• Member throws an exception.

  • Connection between the client and member is closed.

  • Client’s heartbeat requests are timed out.

When a connection problem occurs, an operation is retried if it is certain that it has not run on the member yet or if it is idempotent such as a read-only operation, i.e., retrying does not have a side effect. If it is not certain whether the operation has run on the member, then the non-idempotent operations are not retried. However, as explained in the first paragraph of this section, you can force all the client operations to be retried (redo_operation) when there is a connection failure between the client and member. But in this case, you should know that some operations may run multiple times causing conflicts. For example, assume that your client sent a queue.offer operation to the member and then the connection is lost. Since there will be no response for this operation, you will not know whether it has run on the member or not. If you enabled redo_operation, it means this operation may run again, which may cause two instances of the same object in the queue.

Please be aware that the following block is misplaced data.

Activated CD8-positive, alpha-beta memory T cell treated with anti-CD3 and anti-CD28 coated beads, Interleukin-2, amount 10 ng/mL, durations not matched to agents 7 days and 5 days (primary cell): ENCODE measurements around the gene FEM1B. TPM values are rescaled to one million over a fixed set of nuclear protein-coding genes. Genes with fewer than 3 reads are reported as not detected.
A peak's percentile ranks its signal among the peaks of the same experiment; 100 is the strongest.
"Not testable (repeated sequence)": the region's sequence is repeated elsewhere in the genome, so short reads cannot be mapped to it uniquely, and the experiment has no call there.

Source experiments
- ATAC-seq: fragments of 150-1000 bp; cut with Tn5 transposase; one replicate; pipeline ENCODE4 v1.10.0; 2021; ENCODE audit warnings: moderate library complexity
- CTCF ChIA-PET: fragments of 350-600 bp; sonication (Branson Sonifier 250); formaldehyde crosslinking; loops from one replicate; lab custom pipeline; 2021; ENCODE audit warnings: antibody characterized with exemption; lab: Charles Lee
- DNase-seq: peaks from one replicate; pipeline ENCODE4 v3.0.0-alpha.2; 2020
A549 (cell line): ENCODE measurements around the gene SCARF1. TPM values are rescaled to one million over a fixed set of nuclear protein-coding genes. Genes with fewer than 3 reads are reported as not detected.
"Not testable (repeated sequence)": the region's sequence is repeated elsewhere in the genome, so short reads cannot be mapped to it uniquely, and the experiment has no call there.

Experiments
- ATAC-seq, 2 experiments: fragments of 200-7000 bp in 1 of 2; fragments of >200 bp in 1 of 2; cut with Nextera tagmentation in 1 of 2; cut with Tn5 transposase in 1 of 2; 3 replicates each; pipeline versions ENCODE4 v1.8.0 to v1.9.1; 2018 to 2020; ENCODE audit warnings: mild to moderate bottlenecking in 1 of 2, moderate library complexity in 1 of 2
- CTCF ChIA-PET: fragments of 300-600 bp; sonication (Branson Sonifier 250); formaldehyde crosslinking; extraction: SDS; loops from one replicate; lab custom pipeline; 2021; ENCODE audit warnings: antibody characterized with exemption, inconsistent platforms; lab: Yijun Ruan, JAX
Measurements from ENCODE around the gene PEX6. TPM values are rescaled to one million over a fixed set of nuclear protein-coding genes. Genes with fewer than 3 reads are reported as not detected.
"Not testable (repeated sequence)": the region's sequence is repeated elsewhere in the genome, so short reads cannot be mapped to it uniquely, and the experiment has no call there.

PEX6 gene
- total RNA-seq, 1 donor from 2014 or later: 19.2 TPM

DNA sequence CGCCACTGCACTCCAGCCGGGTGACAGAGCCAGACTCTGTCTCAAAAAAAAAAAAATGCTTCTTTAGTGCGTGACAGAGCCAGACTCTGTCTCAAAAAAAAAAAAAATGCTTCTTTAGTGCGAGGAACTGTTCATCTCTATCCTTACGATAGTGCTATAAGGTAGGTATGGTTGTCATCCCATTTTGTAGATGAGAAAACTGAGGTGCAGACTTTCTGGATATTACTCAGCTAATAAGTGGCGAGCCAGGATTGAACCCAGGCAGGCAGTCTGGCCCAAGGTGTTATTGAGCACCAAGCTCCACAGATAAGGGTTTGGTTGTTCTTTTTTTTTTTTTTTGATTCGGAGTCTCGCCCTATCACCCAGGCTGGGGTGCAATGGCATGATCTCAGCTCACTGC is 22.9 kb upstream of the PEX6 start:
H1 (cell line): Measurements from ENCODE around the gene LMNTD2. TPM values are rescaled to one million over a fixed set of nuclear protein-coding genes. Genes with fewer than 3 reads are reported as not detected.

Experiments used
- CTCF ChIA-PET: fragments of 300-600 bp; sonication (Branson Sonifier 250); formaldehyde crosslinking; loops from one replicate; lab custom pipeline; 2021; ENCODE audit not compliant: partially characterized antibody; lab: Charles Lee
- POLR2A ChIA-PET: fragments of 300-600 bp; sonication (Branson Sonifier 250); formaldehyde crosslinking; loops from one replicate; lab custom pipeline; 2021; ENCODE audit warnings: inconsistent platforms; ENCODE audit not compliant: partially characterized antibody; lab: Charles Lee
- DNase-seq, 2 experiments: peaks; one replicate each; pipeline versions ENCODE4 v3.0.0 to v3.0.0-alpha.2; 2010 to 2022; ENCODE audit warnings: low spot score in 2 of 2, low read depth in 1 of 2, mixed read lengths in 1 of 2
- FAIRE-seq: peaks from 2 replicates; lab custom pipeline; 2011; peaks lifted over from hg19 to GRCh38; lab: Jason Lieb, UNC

When invocation is being retried, the client may wait some time before it retries again. This duration can be configured using the following property:

config.set_property("hazelcast.client.invocation.retry.pause.millis", 500)

The default retry wait time is 1 second.

7.4. Using Distributed Data Structures

Most of the distributed data structures are supported by the Python client. In this chapter, you will learn how to use these distributed data structures.

7.4.1. Using Map

Hazelcast Map is a distributed dictionary. Through the Python client, you can perform operations like reading and writing from/to a Hazelcast Map with the well known get and put methods. For details, see the Map section in the Hazelcast IMDG Reference Manual.

A Map usage example is shown below.

# Get the Distributed Map from Cluster.
my_map = client.get_map("my-distributed-map").blocking()

# Standard Put and Get